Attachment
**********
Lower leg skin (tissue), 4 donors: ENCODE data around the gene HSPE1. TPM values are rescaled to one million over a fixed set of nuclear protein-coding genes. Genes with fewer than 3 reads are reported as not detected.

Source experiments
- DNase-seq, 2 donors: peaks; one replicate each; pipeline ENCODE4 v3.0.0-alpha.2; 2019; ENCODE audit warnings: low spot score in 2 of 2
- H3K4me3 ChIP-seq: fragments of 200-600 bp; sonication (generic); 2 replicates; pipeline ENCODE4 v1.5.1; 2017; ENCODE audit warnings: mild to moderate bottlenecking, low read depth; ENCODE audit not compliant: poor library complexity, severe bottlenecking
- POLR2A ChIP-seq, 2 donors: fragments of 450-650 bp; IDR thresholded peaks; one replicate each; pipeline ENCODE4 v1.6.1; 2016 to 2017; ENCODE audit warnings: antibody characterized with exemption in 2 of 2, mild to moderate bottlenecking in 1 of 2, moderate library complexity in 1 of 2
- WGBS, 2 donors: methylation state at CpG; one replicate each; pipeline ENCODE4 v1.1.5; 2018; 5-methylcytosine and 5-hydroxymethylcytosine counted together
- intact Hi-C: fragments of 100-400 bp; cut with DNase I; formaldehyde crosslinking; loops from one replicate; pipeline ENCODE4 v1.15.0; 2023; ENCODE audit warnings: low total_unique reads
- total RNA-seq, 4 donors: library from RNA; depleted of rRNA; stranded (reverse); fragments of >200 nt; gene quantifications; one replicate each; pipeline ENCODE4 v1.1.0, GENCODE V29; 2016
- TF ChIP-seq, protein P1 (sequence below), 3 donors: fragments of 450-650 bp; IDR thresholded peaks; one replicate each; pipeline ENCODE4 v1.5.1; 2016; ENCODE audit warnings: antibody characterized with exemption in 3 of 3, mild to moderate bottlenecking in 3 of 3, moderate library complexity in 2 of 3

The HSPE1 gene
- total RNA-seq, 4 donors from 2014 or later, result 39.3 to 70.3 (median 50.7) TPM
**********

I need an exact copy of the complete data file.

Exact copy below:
Lower leg skin (tissue), 4 donors: ENCODE data around the gene HSPE1. TPM values are rescaled to one million over a fixed set of nuclear protein-coding genes. Genes with fewer than 3 reads are reported as not detected.

Source experiments
- DNase-seq, 2 donors: peaks; one replicate each; pipeline ENCODE4 v3.0.0-alpha.2; 2019; ENCODE audit warnings: low spot score in 2 of 2
- H3K4me3 ChIP-seq: fragments of 200-600 bp; sonication (generic); 2 replicates; pipeline ENCODE4 v1.5.1; 2017; ENCODE audit warnings: mild to moderate bottlenecking, low read depth; ENCODE audit not compliant: poor library complexity, severe bottlenecking
- POLR2A ChIP-seq, 2 donors: fragments of 450-650 bp; IDR thresholded peaks; one replicate each; pipeline ENCODE4 v1.6.1; 2016 to 2017; ENCODE audit warnings: antibody characterized with exemption in 2 of 2, mild to moderate bottlenecking in 1 of 2, moderate library complexity in 1 of 2
- WGBS, 2 donors: methylation state at CpG; one replicate each; pipeline ENCODE4 v1.1.5; 2018; 5-methylcytosine and 5-hydroxymethylcytosine counted together
- intact Hi-C: fragments of 100-400 bp; cut with DNase I; formaldehyde crosslinking; loops from one replicate; pipeline ENCODE4 v1.15.0; 2023; ENCODE audit warnings: low total_unique reads
- total RNA-seq, 4 donors: library from RNA; depleted of rRNA; stranded (reverse); fragments of >200 nt; gene quantifications; one replicate each; pipeline ENCODE4 v1.1.0, GENCODE V29; 2016
- TF ChIP-seq, protein P1 (sequence below), 3 donors: fragments of 450-650 bp; IDR thresholded peaks; one replicate each; pipeline ENCODE4 v1.5.1; 2016; ENCODE audit warnings: antibody characterized with exemption in 3 of 3, mild to moderate bottlenecking in 3 of 3, moderate library complexity in 2 of 3

The HSPE1 gene
- total RNA-seq, 4 donors from 2014 or later, result 39.3 to 70.3 (median 50.7) TPM